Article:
Supply of affordable houses in most districts are found exceeding demand (number of households), including those that are located within the Klang Valley region.
Most importantly, do not forget that there are affordable houses under construction and in the planning stage.
As long as the rate of supply outpaces the rate of demand, there should be no shortage of affordable houses across the state.
Instead, what should be concerning the most is the overbuilding of price-controlled affordable houses, with high unsold units, low take-up rate and low marketability.
Recent statistics released by the Department of Statistics Malaysia revealed that living quarters in Malaysia amounted to 9.6 million in 2020, compared with the number of households that reached 8.2 million.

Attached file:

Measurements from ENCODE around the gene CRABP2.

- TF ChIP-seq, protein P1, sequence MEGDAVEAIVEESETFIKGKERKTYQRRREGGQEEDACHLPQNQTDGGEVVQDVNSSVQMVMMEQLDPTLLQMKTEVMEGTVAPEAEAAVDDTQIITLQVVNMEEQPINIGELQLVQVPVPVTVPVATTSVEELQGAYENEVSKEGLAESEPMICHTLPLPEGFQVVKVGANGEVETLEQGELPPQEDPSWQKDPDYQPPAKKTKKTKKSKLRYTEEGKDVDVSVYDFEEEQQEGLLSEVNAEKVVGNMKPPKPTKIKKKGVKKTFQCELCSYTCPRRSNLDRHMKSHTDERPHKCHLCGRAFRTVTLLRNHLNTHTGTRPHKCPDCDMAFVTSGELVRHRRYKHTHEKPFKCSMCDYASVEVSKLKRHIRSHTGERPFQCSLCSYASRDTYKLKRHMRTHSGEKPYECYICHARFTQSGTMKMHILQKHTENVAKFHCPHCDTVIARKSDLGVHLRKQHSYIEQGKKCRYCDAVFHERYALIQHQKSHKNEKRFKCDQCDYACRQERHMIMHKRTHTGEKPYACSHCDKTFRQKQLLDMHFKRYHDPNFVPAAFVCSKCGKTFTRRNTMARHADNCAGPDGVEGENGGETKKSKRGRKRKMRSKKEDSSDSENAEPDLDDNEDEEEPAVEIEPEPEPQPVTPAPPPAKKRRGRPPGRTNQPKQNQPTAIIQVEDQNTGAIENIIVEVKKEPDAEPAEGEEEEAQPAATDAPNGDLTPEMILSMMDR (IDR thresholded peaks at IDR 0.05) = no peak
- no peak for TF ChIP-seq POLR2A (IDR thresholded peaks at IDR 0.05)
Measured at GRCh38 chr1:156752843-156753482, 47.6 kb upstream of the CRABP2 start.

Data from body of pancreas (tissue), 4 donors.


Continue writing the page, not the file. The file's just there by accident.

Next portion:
Of this number, about 1.9 million or 19.4% of the living quarters are vacant.
In the case of Selangor, there are 2,101,896 living quarters against 1,836,410 households, and as high as 343,562 living quarters or 16.3% are vacant.
The highest percentage of vacant living quarters at the administrative district level due to newly completed or for rent or sale is in Sepang (71.3%), Gombak (62.9%), and Petaling (62.9%).
Suppose the main driver of the problem is the badly impaired people’s purchasing power, building more price-controlled affordable houses (like PR1MA, RSKU) that aim to increase the low-income group’s homeownership will never be able to enhance people’s housing affordability as we will eventually end up in a situation of whether it is possible to build housing cheap enough to make it affordable to the low-income group.